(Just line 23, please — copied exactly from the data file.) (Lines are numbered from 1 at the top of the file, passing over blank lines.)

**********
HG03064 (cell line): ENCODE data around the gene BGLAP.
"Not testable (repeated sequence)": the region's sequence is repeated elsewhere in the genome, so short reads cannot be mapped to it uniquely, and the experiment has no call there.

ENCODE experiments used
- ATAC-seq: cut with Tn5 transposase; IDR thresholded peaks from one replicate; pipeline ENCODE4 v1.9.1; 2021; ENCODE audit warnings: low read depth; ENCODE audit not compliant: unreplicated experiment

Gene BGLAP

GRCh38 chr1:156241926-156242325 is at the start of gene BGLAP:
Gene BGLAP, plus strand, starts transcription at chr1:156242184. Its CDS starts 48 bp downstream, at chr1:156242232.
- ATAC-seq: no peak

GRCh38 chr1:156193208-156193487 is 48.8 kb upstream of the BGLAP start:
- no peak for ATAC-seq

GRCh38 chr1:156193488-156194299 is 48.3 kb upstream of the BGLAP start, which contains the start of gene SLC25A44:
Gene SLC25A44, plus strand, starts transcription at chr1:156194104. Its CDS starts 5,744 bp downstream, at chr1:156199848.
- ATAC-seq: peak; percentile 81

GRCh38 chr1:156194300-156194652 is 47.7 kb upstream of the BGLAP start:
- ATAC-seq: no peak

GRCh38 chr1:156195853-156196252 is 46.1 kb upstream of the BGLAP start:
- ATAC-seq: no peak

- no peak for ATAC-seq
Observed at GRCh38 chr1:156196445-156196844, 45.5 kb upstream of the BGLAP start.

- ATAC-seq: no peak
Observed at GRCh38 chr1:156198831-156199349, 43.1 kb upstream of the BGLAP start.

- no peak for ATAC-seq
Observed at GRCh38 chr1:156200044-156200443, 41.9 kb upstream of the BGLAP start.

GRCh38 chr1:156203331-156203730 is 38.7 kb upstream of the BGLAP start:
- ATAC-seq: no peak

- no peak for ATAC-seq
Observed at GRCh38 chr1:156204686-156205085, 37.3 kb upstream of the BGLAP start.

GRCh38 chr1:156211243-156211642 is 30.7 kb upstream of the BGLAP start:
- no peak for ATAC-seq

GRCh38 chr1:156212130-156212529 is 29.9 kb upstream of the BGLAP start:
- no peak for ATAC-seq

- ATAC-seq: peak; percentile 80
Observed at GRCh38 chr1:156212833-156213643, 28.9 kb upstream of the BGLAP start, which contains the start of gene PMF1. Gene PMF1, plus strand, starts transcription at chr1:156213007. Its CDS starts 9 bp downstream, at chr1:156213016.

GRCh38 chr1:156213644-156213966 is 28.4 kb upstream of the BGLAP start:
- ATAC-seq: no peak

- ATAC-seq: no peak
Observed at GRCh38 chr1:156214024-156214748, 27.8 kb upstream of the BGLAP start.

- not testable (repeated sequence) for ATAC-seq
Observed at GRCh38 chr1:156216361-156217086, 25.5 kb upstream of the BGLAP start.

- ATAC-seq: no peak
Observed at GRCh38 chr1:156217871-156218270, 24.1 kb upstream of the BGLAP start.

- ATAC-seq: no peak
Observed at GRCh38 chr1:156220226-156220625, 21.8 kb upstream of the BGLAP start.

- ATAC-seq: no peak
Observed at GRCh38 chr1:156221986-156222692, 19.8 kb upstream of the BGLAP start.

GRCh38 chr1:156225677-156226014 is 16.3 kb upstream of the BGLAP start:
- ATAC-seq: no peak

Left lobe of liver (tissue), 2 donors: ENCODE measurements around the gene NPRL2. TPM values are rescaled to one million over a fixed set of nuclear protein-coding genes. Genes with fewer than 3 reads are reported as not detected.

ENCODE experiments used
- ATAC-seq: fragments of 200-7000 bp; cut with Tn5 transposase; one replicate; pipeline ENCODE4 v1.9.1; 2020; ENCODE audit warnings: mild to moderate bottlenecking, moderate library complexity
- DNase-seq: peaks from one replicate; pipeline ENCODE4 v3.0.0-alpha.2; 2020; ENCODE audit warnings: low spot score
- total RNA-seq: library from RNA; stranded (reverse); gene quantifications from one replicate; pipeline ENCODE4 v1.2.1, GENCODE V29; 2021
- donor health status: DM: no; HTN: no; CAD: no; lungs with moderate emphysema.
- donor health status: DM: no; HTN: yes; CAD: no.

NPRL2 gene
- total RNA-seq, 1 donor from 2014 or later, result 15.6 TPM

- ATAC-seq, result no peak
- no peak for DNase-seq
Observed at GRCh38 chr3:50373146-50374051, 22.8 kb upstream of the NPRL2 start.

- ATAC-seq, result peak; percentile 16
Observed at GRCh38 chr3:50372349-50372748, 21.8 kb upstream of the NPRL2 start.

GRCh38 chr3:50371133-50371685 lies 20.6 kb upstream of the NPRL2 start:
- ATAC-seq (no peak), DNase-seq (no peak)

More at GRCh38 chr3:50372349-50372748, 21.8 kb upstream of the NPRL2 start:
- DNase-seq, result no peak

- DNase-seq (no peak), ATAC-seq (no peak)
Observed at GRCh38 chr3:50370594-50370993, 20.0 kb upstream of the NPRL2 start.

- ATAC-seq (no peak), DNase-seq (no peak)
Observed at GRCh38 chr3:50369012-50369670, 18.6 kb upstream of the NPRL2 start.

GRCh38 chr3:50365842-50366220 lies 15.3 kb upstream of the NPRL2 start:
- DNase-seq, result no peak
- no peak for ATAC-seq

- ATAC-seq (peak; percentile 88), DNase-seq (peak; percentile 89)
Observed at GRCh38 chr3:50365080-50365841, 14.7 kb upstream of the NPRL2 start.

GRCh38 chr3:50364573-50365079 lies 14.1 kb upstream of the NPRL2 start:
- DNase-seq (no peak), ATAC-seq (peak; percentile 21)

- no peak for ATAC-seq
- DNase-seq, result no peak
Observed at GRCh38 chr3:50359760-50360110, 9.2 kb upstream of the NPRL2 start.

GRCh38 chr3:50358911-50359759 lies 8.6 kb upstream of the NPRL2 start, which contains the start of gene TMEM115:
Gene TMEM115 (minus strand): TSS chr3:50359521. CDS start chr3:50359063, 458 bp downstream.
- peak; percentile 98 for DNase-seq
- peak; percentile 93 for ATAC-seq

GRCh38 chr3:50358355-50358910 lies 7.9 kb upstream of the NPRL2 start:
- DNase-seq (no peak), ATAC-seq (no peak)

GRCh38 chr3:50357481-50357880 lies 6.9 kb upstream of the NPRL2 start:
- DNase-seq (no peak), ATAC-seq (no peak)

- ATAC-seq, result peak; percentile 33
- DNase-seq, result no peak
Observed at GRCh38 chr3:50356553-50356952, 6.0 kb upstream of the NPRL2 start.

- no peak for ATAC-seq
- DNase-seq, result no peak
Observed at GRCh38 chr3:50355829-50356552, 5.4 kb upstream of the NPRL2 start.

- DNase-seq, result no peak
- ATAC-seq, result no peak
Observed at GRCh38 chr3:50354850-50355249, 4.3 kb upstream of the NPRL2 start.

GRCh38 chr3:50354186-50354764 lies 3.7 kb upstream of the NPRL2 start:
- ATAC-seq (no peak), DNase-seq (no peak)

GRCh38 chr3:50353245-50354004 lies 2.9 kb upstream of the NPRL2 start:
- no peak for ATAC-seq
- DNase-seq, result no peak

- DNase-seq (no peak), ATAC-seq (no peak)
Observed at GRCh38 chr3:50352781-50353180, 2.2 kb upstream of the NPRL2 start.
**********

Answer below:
Observed at GRCh38 chr1:156200044-156200443, 41.9 kb upstream of the BGLAP start.